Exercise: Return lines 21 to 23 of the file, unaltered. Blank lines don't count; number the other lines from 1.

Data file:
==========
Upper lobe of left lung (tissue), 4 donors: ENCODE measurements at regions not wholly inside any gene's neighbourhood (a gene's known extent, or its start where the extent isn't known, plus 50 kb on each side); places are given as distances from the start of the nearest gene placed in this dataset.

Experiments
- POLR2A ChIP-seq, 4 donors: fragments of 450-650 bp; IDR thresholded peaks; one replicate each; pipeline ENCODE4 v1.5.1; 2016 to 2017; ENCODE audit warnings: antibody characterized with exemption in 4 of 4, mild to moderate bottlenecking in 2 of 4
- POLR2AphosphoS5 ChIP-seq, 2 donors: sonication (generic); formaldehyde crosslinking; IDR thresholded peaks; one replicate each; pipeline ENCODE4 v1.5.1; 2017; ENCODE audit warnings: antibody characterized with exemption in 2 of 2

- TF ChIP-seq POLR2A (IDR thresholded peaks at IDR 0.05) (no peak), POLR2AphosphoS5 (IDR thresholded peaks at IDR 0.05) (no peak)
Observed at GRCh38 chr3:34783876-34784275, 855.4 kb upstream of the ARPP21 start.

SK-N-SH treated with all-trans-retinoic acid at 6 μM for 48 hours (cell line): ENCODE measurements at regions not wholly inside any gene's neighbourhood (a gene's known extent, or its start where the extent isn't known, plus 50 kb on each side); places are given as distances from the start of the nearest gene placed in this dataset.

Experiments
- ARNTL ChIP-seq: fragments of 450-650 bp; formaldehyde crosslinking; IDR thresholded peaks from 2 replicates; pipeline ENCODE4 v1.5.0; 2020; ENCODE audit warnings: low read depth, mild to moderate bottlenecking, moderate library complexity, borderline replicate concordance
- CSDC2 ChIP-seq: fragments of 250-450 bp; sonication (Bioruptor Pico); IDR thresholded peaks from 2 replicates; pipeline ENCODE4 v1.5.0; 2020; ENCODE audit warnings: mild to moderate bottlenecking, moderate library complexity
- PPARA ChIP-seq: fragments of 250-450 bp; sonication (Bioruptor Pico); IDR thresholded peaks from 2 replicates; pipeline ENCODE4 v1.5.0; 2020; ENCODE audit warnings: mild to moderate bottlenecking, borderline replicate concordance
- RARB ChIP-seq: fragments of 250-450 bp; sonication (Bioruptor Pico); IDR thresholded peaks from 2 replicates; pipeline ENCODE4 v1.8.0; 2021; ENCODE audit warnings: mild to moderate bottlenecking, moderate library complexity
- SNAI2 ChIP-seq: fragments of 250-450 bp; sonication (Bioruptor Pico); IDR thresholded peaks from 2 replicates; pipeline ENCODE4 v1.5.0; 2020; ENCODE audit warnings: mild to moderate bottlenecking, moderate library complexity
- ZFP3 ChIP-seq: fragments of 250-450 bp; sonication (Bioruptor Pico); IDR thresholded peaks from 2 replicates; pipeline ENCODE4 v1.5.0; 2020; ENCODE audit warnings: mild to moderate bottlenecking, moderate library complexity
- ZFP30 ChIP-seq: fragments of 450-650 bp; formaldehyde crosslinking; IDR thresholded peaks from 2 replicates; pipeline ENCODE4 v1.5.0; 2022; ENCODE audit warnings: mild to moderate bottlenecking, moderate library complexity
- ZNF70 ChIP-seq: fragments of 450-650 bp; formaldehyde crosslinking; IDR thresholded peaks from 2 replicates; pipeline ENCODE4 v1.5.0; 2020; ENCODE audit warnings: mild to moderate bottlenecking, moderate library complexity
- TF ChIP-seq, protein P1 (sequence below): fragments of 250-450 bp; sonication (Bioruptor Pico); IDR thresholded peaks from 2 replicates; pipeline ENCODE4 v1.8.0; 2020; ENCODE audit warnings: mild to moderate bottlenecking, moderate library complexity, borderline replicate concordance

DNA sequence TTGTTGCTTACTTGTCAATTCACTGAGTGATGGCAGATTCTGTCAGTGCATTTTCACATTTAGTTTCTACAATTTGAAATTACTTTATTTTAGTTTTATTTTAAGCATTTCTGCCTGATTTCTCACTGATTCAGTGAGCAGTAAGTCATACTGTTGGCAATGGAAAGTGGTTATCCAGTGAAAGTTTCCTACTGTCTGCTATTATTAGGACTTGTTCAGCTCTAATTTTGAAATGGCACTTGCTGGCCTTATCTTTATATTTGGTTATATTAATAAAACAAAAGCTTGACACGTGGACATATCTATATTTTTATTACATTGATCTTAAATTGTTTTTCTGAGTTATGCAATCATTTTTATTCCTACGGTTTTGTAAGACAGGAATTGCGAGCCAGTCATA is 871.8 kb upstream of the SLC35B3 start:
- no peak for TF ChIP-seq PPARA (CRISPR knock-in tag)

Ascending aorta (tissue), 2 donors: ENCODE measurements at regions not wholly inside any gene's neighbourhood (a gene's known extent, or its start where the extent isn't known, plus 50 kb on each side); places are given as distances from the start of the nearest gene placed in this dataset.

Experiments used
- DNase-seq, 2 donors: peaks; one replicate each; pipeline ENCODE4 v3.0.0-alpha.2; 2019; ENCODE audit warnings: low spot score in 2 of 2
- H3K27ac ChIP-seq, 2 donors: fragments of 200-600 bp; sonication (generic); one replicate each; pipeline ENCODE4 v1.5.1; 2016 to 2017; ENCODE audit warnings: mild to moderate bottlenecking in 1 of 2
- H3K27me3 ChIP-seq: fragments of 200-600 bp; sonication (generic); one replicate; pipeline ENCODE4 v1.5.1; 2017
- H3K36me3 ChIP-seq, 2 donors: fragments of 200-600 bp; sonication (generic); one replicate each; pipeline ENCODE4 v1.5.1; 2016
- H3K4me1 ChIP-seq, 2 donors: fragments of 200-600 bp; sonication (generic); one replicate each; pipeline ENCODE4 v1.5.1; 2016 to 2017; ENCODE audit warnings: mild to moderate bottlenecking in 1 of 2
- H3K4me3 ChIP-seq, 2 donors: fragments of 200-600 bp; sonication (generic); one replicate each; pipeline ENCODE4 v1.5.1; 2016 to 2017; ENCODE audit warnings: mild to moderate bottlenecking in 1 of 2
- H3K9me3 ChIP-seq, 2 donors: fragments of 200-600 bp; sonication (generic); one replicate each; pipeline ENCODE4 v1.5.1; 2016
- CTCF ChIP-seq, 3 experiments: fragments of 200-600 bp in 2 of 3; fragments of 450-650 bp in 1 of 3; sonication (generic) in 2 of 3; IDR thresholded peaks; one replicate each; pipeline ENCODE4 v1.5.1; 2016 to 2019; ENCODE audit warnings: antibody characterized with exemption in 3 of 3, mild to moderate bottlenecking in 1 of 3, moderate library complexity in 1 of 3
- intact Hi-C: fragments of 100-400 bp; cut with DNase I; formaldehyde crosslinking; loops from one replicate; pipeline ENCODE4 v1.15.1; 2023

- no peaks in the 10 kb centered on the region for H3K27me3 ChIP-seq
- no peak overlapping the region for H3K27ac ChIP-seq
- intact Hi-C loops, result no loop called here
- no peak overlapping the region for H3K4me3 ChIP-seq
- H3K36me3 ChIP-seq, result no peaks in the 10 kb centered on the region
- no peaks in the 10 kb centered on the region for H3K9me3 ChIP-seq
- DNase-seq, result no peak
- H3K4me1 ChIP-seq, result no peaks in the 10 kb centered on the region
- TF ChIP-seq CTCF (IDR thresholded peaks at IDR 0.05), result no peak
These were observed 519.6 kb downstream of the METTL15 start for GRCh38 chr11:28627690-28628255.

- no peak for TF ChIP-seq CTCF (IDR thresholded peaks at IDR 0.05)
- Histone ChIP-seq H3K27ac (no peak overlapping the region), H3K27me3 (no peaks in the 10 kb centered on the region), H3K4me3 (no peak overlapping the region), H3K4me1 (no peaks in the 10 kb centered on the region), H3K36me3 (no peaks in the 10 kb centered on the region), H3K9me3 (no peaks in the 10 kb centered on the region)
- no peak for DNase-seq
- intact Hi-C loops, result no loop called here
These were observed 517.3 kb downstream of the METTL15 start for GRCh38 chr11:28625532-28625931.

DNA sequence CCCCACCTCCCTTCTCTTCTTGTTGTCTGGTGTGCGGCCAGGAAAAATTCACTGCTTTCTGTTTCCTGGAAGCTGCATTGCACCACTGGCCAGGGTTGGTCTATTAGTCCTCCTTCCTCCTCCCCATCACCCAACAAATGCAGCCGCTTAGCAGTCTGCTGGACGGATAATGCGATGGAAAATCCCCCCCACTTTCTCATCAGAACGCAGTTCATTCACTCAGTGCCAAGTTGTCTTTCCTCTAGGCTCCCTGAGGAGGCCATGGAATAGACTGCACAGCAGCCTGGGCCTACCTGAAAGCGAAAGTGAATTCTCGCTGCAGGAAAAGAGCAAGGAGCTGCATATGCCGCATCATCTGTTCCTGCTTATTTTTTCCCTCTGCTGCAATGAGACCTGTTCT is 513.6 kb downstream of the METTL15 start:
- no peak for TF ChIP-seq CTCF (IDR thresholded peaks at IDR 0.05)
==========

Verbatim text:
Experiments used
- DNase-seq, 2 donors: peaks; one replicate each; pipeline ENCODE4 v3.0.0-alpha.2; 2019; ENCODE audit warnings: low spot score in 2 of 2
- H3K27ac ChIP-seq, 2 donors: fragments of 200-600 bp; sonication (generic); one replicate each; pipeline ENCODE4 v1.5.1; 2016 to 2017; ENCODE audit warnings: mild to moderate bottlenecking in 1 of 2